In a major victory for Phoenix taxpayers, an Arizona judge has ruled that the city’s $8 million subsidy for a private developer to build a 19-story “micro-apartment” building violates the Arizona Constitution.
In a lawsuit brought by the Goldwater Institute, the court held that the city gave this private developer a package of benefits totaling as much as $27 million dollars in exchange for construction of a building that at most would benefit the city by $5.8 million—a difference the court characterized as “grossly disproportionate.” “Arizona’s Constitution is plain: Taxpayer resources should not be used to advance private, special interests,” said Goldwater Institute Director of National Litigation Jon Riches, who litigated this case.
The Goldwater Institute had filed the lawsuit challenging the unfair taxpayer-funded crony subsidies on behalf of Angel’s Trumpet Ale House, a family owned-business that sits beside the site of the would-be development. The ale house would have been forced to pay higher taxes to subsidize the business next door. Riches said that the court’s ruling “should put government entities across the state on notice that taxpayers cannot be made to foot the bill for special interest projects of politicians.” Put simply, government should not be in the business of picking winners and losers.
While the coronavirus pandemic has left Americans facing record unemployment, a new law in Arizona is helping people get to work. And as Goldwater Institute National Investigative Journalist Mark Flatten shows in a new series of reports, this law already having remarkable success.
Since Governor Doug Ducey signed the Goldwater Institute’s Breaking Down Barriers to Work Act into law last year, more than 1,000 Arizonans have been able to continue their careers without having to tangle with costly and time-consuming red tape. The reports feature the stories of several Arizonans across the state who have benefitted from it, including a San Diego-based construction and commercial electrical contractor with 25 years in the building trades who was looking to grow his California business into the state of Arizona, and an acupuncturist who obtained her Arizona license—and dealt with less paperwork and “a much easier process” to get that license—thanks to Breaking Down Barriers to Work.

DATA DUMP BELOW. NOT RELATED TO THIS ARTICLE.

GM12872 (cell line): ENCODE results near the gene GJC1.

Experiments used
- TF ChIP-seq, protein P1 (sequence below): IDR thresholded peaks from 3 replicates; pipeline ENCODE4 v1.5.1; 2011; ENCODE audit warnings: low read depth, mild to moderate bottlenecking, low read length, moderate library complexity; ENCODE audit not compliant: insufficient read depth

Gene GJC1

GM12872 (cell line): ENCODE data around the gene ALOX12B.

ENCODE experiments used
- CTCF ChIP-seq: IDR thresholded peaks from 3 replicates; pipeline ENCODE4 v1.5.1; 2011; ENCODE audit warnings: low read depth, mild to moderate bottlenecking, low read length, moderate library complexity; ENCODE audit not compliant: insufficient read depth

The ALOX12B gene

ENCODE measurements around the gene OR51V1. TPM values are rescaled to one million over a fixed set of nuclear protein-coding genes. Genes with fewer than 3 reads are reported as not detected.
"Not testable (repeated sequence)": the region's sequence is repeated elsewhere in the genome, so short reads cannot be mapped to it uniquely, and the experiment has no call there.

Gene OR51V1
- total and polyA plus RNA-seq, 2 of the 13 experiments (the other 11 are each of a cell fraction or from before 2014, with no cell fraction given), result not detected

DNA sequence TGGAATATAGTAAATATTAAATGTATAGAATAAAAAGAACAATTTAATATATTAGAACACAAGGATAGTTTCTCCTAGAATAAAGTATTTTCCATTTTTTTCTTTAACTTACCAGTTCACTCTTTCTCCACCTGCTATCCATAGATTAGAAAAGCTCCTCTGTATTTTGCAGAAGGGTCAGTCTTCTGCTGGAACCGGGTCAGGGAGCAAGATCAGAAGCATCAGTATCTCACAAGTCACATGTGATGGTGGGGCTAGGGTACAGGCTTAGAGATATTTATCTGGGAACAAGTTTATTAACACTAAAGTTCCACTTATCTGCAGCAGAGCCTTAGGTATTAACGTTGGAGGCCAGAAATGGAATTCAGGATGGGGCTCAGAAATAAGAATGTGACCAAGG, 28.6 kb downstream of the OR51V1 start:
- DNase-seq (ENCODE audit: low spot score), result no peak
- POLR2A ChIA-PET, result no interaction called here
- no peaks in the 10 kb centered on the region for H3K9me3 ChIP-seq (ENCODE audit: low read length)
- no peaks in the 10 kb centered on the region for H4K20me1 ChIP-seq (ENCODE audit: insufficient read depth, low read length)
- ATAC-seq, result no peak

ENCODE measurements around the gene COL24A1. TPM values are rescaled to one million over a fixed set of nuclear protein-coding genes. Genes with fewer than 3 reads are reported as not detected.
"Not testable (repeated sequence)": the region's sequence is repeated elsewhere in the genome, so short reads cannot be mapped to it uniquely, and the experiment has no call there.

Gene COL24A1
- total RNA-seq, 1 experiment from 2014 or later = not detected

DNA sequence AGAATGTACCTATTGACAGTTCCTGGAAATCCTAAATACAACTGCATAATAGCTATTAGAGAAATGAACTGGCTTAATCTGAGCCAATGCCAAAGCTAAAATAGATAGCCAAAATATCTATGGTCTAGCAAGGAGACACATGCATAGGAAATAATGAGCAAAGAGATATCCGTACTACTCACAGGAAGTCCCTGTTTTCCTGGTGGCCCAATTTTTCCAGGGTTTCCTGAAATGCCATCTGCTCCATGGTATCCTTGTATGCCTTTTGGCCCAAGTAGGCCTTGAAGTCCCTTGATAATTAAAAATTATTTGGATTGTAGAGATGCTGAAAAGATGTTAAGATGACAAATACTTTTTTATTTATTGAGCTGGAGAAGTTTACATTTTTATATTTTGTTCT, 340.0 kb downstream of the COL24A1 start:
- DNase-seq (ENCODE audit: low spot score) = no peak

Summer break is kicking off for students around the country—ending an academic year full of challenging coronavirus-related circumstances. And the uncertainty that characterized this school year might continue into the next: What will school look like for students when class is back in session come fall?
In a new In Defense of Liberty post and video, Goldwater Institute Senior Fellow Jonathan Butcher shares three things that parents need to know about school reopenings and the current education landscape. “Public and private school students, especially those struggling to keep up, cannot afford to lose another semester,” Butcher writes in the post. “The lesson from the Pandemic Spring is that we cannot wait for the virus to disappear before we start living again.”